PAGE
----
Are Brandon Roy’s best days behind him?

When the Lakers bludgeoned the Blazers, 121-96, on Sunday, the disparity of the score wasn’t as concerning as the disappearance of a player.

Three-time All Star Brandon Roy scored just eight points for Portland that game, but more significantly — attempted only six shots. Hardly typical for a team’s No. 1 option, even if the league’s No. 1 on-ball defender was guarding him.

The situation reminded me of a yarn I heard regarding an interaction between Larry Bird and Reggie Miller, when Bird was coaching the Pacers and chided Miller after his 0-for-5 first-half performance.

“You’re not giving it to me, Reggie!” Bird yowled.

“Not giving it to you? I’m just not hitting my shots,” Miller retorted.

Answered Bird: “Yeah, but if you were giving it to me, you’d be 0 for 10.”

And that’s what seems to be the issue with Roy right now — sub-40-percent shooting percentage aside, the 26-year-old just isn’t quite giving it.

Please don’t misinterpret that. In no way am I suggesting that Roy lacks any effort. His 38.9 minutes per game lead the team and are 14th in the league, and as he said today, “I haven’t missed a practice.”

But Roy did say that he’s not as reckless as he used to be when driving to the basket, and often questions whether going hard to the rim is in his body’s best interest. He also hinted that his surgically-repaired knee isn’t where he’d like it to be, confessed that he’s lost some explosiveness, and “hopes” a reduction in minutes will allow him to return to the B Roy of old.

The thing of it is, the B Roy longing for the B Roy of old…is not very old. He’s 26, which makes quotes like this, at the very least, perplexing.

“Are my most athletic days behind me? I’ll let you guess. I’ll let you take a lucky guess about that one,” Roy said with a grin of acceptance. “Yeah, I gotta adjust. It’s time to adjust a little bit.”

Dwyane Wade is 28 and goes Peter Pan on his foes when finishing an alley-oop. Michael Jordan was 28 when he won his first NBA title. Roy is still two years removed from the aforementioned ages and has supposedly logged less “mileage” because he didn’t play an NBA game until he was 22.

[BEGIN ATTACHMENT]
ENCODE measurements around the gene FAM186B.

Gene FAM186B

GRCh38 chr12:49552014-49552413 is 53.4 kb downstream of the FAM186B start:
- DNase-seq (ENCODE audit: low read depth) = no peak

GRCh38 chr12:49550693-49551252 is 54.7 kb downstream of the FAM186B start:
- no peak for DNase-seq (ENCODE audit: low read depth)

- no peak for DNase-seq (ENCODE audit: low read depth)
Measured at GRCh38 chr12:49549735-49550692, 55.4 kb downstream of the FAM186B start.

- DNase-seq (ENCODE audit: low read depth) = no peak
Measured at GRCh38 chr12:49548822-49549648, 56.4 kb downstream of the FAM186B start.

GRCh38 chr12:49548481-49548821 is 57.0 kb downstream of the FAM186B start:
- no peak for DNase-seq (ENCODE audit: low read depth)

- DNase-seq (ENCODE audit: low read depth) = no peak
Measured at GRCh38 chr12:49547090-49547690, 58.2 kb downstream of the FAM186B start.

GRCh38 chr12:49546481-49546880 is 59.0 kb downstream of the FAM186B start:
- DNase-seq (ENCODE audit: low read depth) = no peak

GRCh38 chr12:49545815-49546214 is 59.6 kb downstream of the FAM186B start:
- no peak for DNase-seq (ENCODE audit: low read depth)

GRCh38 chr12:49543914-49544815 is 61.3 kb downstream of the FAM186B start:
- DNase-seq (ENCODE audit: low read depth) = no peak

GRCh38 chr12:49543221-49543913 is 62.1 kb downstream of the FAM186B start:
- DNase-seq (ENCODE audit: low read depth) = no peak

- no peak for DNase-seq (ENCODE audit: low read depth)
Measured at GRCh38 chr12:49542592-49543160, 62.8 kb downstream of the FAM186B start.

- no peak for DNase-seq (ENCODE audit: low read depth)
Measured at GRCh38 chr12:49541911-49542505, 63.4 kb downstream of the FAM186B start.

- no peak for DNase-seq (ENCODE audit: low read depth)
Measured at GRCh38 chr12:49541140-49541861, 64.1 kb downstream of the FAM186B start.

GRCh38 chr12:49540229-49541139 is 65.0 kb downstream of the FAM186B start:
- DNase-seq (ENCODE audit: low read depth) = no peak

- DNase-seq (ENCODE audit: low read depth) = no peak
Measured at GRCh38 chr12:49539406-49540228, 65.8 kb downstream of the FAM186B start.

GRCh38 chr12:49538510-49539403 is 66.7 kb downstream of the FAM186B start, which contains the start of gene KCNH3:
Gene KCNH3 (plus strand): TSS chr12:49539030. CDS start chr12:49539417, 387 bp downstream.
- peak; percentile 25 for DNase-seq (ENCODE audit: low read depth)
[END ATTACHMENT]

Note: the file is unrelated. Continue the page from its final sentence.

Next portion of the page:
Granted, Roy doesn’t bank on his athleticism. He’s among the more clever stars in the league and would find the basket if you put him in a 40-year-old’s frame a la “Freaky Friday.” But that extra burst was the difference between Bulls Jordan and Wizards Jordan, and the latter was still one of the most skilled players in basketball.

Nate McMillan was non-committal in discussing the future of Roy’s playing time. He asserted that most players don’t have their legs this early into the season anyway, that winning is more important than monitoring minutes, and that the sheer volume of recent games may be accentuating Roy’s level of fatigue.

Then Nate added: “Didn’t he have 26 or 28 two games ago?”

It was 26. And maybe McMillan’s right. Maybe this is an anthill we’re calling Kilimanjaro. Roy’s 20.3 points per game, after all, are only 1.2 points fewer than what he averaged last season.
Or perhaps in this hyper-concentrated market, Roy is just trying to drag down the expectations soaring well above his 6-foot-6 inch frame.
Or maybe there really is a problem.

Roy said Tuesday that he has talked to a few people recently via phone and experienced a “reality check,” learning that “this is what it is and (I) gotta make the most of the situation.” And when asked if this was difficult to deal with mentally, Roy said “very.”

Again, maybe this really is nothing. Kobe Bryant struggled mightily heading into last year’s postseason, but after having his knee drained, staged one of the great individual playoff performances ever through the first three rounds.

But assuming Greg Oden and Joel Przybilla return healthy and productive, the Blazers still need the complete Brandon Roy to get where they want to go — the Roy that Bryant and Ron Artest have each labeled the league’s toughest player to guard.

Besides his apparent addiction to philanthropy, what I’ve enjoyed most about Roy is his approachability and candor. He’s always smiling and providing thoughtful, straightforward answers. I hope that doesn’t change.

But fans of his team can’t be encouraged by what left his mouth Tuesday.

At this point in the season, the buzz was supposed about the Blazers looking ahead toward the good days to come, not Roy looking back at the days he’s left behind.

Matt Calkins can be contacted at 360-735-4528 or

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